Atmel’s low-power platform is a design-ready unit showcasing the company’s broad portfolio of ultra-low-power smart, secure and connected products, and partner technologies. Embodied in a 30mm x 40mm form factor, the platform integrates the Atmel | SMART ultra-low power MCU, Bluetooth Smart low-energy connectivity, capacitive touch interface, security solution, complete software platform, real-time operating system (RTOS), a BHI160 6-axis SmartHub motion sensor and a BME280 environmental sensor from Bosch Sensortec. The platform can be powered by a simple coin cell utilizing extremely low power consumption, and manufacturers can also leverage Atmel’s extensive list of sensor partners.

To simplify the design process, the platform is compatible with Atmel’s flagship Studio 7 IDE, along with Atmel START, the world’s first intuitive web-based tool for software configuration and code generation.

“As a leading provider of ultra-low power IoT solutions, we know that out-of-the-box, easy to implement reference platforms are a necessity to help accelerate the adoption of wearable applications, and enable a rapid time-to-market for new product ideas,” says Andreas Eieland, Atmel Director of Product Marketing for the Microcontroller Business Unit. “Atmel’s new reference platform allows our customers to develop differentiated solutions for cost-optimized, yet competitive, markets including healthcare, fitness, wellness and much more. We continue to help drive the IoT and wearable market with simple, ultra-low power platforms with complete hardware and software solutions.”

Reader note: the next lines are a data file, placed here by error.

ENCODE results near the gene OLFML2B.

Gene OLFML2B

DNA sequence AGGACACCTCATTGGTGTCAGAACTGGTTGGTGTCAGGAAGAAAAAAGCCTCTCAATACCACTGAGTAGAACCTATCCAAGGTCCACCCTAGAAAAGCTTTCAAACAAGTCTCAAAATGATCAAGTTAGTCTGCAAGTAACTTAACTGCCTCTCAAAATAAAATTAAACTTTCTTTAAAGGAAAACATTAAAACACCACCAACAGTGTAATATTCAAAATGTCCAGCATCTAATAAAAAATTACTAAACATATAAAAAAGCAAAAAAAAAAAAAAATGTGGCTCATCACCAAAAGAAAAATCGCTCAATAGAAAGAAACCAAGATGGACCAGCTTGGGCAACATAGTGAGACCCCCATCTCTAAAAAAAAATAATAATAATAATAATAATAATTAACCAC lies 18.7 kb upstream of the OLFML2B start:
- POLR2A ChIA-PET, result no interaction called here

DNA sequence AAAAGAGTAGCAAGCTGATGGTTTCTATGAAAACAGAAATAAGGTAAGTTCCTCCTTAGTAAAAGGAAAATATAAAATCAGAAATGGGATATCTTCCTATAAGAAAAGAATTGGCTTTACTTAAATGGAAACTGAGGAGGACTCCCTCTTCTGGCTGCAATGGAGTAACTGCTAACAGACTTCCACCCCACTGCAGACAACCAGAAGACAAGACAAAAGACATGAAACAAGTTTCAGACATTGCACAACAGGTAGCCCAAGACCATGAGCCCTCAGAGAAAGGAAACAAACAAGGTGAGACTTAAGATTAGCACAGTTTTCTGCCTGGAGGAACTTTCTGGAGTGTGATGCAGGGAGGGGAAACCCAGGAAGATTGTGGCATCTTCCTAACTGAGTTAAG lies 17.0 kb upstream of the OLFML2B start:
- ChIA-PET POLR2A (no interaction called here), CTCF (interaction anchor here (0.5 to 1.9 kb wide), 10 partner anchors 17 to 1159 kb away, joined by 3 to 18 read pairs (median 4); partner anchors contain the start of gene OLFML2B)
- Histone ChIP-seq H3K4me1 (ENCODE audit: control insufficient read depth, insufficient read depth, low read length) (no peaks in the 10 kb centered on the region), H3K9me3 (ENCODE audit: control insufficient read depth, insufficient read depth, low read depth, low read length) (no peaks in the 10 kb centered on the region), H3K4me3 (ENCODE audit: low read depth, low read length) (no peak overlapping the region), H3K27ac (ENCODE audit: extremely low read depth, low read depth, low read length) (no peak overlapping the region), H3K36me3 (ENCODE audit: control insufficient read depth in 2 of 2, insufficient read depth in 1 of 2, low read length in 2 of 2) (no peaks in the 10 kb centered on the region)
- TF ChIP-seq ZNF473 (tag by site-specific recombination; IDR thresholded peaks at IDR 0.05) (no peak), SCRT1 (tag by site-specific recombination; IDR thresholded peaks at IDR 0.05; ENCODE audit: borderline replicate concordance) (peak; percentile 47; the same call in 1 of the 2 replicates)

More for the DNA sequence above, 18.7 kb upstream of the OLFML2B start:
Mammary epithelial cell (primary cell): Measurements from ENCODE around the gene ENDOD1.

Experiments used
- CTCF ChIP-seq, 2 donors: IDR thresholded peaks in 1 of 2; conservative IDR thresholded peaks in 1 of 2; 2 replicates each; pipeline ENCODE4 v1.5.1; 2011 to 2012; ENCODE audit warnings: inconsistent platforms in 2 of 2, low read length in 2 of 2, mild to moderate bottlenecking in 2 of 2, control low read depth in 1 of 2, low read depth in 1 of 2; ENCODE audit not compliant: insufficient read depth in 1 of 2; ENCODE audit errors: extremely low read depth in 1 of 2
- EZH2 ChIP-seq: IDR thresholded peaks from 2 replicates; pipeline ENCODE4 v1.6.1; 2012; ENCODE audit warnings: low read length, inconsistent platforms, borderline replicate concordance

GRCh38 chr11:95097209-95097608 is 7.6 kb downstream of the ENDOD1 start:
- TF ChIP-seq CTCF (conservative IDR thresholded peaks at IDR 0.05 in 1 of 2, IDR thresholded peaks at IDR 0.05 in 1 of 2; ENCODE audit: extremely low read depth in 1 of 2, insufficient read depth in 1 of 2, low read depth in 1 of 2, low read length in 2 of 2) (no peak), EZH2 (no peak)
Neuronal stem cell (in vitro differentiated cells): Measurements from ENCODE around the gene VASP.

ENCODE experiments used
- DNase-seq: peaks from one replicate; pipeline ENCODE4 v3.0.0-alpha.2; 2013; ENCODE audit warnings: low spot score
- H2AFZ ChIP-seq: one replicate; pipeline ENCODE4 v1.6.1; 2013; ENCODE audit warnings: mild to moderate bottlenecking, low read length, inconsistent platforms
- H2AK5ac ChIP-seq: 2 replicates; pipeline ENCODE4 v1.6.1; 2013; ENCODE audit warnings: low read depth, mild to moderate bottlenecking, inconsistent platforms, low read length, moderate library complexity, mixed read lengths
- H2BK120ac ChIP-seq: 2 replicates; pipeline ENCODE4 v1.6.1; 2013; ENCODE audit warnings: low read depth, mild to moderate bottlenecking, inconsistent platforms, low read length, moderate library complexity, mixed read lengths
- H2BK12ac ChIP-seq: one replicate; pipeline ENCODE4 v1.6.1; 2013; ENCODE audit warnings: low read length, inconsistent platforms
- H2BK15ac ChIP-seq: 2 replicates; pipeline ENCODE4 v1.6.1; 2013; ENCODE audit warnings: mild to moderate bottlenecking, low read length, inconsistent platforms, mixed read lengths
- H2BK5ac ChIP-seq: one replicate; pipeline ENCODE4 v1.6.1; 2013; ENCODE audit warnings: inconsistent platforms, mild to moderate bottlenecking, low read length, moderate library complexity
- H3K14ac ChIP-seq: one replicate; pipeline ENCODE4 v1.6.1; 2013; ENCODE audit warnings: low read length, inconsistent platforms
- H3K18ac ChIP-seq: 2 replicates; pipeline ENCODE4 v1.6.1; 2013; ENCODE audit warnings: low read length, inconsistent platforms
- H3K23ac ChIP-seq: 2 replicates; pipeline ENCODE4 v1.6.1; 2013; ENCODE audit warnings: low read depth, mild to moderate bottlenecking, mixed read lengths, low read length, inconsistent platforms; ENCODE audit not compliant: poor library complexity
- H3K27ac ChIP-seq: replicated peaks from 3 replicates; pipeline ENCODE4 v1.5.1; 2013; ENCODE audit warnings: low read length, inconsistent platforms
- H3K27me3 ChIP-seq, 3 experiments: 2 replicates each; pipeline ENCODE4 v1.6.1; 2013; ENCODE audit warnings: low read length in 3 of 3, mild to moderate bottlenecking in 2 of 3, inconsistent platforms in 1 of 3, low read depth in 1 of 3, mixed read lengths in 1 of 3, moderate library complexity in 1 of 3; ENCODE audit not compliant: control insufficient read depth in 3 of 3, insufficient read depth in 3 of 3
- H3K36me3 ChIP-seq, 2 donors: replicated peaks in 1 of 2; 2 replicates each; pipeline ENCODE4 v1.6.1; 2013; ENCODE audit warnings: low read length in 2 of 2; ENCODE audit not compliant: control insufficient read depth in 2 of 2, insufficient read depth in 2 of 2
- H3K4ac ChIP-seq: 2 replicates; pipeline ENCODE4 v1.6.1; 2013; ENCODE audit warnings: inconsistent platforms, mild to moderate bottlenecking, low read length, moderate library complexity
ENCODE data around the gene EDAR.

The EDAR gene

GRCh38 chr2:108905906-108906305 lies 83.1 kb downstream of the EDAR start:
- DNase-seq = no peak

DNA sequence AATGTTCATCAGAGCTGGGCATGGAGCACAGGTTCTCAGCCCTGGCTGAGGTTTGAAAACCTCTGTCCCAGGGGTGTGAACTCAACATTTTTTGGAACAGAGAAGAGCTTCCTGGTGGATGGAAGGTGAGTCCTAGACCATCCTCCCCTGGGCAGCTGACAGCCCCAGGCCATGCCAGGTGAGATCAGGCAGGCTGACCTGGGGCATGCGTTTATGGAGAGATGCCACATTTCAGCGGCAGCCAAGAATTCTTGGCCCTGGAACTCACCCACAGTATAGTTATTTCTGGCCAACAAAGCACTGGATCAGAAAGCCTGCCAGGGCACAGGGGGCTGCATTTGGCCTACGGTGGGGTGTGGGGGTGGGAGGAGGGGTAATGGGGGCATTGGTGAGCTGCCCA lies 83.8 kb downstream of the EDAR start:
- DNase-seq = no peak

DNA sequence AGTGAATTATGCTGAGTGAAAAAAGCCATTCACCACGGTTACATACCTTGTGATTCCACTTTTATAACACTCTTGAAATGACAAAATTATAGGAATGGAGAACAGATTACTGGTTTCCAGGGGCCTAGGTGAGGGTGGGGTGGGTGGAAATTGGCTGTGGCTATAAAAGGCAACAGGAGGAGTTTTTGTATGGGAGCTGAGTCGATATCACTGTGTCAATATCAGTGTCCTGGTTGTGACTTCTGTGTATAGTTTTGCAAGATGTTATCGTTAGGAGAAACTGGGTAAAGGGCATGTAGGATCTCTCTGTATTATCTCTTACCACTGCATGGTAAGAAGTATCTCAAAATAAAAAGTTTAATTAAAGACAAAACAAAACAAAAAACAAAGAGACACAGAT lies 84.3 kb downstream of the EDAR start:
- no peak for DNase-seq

Introducing the new Power Debugger

Atmel has unveiled a new high-performance debugging tool with advanced power visualization for ultra-low-power designs.

If you’re seeking a high-accuracy debugging tool that lets you visualize the power usage of your product during development, you’re in luck. That’s because Atmel has unveiled a new Power Debugger, the latest dev tool for debugging and programming both Atmel | SMART Cortex-M–based and AVR MCUs that use JTAG, SWD, PDI, debugWIRE, aWire, TPI or SPI target interfaces.